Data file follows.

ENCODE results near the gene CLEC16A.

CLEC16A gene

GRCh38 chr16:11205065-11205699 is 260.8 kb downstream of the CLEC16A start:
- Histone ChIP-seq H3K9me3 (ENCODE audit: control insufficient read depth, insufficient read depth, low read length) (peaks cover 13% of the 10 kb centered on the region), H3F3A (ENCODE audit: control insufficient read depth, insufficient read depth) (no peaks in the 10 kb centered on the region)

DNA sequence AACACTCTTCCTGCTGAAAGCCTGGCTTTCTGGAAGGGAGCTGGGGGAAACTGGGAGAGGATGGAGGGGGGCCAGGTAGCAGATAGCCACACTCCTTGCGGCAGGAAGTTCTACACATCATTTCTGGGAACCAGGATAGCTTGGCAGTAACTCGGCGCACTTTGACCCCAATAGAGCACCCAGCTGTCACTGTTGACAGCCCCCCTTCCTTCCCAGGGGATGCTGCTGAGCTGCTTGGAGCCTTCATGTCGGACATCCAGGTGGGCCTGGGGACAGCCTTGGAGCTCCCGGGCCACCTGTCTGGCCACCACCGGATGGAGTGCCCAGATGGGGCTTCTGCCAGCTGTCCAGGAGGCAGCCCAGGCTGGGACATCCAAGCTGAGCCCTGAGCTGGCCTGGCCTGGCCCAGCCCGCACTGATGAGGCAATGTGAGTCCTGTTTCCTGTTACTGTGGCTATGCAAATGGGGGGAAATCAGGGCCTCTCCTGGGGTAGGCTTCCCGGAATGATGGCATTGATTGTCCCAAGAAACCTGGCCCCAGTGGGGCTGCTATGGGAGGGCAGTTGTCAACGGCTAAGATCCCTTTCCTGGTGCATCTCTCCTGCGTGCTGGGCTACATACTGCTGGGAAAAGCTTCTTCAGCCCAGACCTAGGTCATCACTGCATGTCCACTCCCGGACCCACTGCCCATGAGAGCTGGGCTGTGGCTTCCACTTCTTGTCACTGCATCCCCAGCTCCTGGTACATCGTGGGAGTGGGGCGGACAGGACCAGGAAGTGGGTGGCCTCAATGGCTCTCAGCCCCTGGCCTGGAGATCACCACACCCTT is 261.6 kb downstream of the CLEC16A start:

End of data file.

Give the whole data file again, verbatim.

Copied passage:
ENCODE results near the gene CLEC16A.

CLEC16A gene

GRCh38 chr16:11205065-11205699 is 260.8 kb downstream of the CLEC16A start:
- Histone ChIP-seq H3K9me3 (ENCODE audit: control insufficient read depth, insufficient read depth, low read length) (peaks cover 13% of the 10 kb centered on the region), H3F3A (ENCODE audit: control insufficient read depth, insufficient read depth) (no peaks in the 10 kb centered on the region)

DNA sequence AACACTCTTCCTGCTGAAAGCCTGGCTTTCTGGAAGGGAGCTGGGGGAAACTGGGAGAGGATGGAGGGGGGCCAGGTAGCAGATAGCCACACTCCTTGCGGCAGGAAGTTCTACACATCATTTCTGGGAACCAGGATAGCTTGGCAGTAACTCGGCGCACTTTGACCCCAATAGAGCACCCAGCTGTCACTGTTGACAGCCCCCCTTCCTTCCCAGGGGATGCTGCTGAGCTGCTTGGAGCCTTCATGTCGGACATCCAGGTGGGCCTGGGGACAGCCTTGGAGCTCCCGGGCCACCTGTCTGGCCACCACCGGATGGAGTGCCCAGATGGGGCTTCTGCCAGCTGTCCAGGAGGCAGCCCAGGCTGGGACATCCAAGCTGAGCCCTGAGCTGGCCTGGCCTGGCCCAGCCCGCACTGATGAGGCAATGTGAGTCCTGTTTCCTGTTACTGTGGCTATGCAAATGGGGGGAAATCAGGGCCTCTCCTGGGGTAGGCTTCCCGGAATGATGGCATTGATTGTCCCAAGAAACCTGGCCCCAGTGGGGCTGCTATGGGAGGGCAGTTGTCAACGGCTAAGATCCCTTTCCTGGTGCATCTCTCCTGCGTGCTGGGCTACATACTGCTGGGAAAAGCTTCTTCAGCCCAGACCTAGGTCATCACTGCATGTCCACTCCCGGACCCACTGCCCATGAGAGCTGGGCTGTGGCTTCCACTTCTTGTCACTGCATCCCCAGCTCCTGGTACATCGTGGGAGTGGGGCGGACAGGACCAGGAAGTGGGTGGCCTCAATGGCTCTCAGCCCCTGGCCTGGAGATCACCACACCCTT is 261.6 kb downstream of the CLEC16A start: